Catholic News Service
24 July 2014
By Cindy Wooden
VATICAN CITY (CNS) — Church law has procedures and penalties for effectively dealing with allegations of clerical sexual abuse, but the Vatican is working to revise a section of the Code of Canon Law to make those norms and procedures clearer and, therefore, more effective, said the president of the Pontifical Council for Legislative Texts.
“We want to make this delicate material more accessible, more understandable and easier for bishops to apply,” Cardinal Francesco Coccopalmerio, council president, told the Vatican newspaper.
In the interview published July 24 in L’Osservatore Romano, the cardinal said his office has been working since 2008 to revise “Book VI: Sanctions in the Church,” a section of the Code of Canon Law.
The penalties and punishments offered by church law should be applied, he said.
“In the face of a negative action, which harms the good of a person and therefore the good of the church, penal law expects a reaction, that is the pastor inflicting a canonical penalty,” the cardinal said.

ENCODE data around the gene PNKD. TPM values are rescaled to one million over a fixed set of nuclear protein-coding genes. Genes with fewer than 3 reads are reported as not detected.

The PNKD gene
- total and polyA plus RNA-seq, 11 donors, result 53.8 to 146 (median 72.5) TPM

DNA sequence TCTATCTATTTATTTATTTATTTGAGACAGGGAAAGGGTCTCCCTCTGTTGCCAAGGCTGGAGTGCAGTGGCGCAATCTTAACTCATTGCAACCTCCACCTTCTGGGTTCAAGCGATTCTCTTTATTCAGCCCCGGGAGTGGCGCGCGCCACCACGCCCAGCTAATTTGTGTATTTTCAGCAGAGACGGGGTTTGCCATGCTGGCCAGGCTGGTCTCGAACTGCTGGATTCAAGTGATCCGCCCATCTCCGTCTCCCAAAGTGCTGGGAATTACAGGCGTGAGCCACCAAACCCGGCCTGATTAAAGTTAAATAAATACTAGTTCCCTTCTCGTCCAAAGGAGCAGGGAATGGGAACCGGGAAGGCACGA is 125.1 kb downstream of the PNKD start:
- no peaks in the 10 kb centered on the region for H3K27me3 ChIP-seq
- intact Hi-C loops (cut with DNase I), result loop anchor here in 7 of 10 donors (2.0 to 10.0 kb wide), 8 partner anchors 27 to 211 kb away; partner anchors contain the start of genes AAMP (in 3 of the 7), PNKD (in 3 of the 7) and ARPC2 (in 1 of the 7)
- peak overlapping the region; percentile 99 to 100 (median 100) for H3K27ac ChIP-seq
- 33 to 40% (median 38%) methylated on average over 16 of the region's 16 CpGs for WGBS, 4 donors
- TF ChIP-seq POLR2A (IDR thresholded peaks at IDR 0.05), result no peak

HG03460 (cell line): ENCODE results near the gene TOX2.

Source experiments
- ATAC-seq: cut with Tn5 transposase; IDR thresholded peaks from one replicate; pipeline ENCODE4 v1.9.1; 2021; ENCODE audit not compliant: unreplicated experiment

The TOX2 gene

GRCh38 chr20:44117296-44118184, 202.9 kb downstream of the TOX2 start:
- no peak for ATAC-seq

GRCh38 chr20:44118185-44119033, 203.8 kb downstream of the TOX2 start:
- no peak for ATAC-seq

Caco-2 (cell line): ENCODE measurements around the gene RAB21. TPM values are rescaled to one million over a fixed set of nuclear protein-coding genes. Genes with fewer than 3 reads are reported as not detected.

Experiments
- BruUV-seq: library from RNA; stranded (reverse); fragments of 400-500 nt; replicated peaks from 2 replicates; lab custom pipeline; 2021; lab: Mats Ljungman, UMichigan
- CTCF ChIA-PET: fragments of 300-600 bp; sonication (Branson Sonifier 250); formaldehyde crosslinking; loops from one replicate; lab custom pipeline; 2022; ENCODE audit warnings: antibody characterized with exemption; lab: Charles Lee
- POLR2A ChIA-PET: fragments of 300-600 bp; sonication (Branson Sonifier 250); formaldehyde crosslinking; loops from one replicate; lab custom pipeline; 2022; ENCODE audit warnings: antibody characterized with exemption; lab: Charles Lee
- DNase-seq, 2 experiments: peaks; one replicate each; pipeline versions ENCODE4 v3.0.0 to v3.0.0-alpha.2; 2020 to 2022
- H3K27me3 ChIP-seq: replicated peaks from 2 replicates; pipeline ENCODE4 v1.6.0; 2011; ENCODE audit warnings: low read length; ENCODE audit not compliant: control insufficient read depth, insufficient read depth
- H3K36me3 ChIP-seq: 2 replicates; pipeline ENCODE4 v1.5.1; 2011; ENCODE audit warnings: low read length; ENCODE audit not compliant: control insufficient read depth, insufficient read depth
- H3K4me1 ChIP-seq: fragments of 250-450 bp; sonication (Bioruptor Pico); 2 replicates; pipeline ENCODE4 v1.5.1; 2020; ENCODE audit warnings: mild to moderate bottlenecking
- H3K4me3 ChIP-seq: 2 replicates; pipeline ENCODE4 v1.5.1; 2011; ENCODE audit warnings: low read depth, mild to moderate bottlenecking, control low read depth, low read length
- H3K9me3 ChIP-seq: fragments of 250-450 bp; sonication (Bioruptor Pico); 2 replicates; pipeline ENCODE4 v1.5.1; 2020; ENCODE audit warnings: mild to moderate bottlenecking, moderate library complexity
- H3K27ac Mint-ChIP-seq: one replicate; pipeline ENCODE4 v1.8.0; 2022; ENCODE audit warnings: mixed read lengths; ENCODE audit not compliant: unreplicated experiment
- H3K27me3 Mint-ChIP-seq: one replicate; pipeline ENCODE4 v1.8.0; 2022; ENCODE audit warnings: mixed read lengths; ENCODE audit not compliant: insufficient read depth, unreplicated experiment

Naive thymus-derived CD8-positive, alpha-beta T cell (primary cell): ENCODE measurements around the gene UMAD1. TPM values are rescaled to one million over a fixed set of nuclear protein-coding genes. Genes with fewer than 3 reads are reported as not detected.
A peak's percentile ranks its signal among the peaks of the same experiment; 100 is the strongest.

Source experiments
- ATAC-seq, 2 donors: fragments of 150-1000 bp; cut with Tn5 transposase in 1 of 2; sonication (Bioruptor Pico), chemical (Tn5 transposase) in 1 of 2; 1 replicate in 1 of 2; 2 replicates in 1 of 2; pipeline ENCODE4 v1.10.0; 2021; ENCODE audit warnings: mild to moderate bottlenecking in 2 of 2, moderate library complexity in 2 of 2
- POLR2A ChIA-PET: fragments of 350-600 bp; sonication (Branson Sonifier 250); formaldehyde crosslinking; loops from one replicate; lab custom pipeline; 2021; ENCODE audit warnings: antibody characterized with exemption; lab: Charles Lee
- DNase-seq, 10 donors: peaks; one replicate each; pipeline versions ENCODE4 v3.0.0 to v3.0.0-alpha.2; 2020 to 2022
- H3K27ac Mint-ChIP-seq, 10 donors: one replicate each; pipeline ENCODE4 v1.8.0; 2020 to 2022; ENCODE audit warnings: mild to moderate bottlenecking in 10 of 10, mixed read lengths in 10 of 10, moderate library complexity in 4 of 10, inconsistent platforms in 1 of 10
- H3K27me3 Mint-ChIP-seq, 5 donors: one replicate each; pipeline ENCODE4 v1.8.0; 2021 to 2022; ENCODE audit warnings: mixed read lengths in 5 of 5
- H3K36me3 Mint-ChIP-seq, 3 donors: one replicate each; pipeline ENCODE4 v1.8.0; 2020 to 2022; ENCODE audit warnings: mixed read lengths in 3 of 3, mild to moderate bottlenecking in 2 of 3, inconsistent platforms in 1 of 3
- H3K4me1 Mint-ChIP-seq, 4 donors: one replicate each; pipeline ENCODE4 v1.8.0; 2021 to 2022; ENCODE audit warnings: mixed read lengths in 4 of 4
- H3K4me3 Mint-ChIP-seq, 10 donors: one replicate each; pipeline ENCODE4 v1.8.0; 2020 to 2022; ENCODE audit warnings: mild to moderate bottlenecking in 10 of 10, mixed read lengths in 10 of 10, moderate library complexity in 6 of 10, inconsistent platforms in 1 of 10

If a bishop does not react by imposing a punishment on a priest guilty of the crime of sexual abuse, he said, “in some way that would be, or would seem to be, consenting to the evil committed. A negative act necessarily must be condemned; it requires a reaction.”
At the same time, he said, the bishop must recognize that the infliction of a penalty is ultimately for the good of the abuser as well. Penalties in canon law are designed to “encourage the conversion of those who commit crimes.”
In a May 2013 interview with Catholic News Service, Bishop Juan Ignacio Arrieta, council secretary, also spoke of the work of revising that section of canon law.
Bishop Arrieta had said the current Code of Canon Law, promulgated in 1983, was written with such an emphasis on the role of the individual bishop in his local diocese that each bishop bore the full weight of deciding when and how to intervene and what sort of sanction or punishment to impose on the guilty.
The law ended up being too vague, and church sanctions were being applied so haphazardly, that the church appeared to be divided, he said.
The two chief concerns in the revised section, as in all church law, Bishop Arrieta said, are “to safeguard the truth and protect the dignity of persons.”
At the same time, the rules are more stringent — “if someone does this, he must be punished,” the bishop said. While it withdraws the discretionary power of the bishop in certain cases, he said, “it is for the good of the bishop.”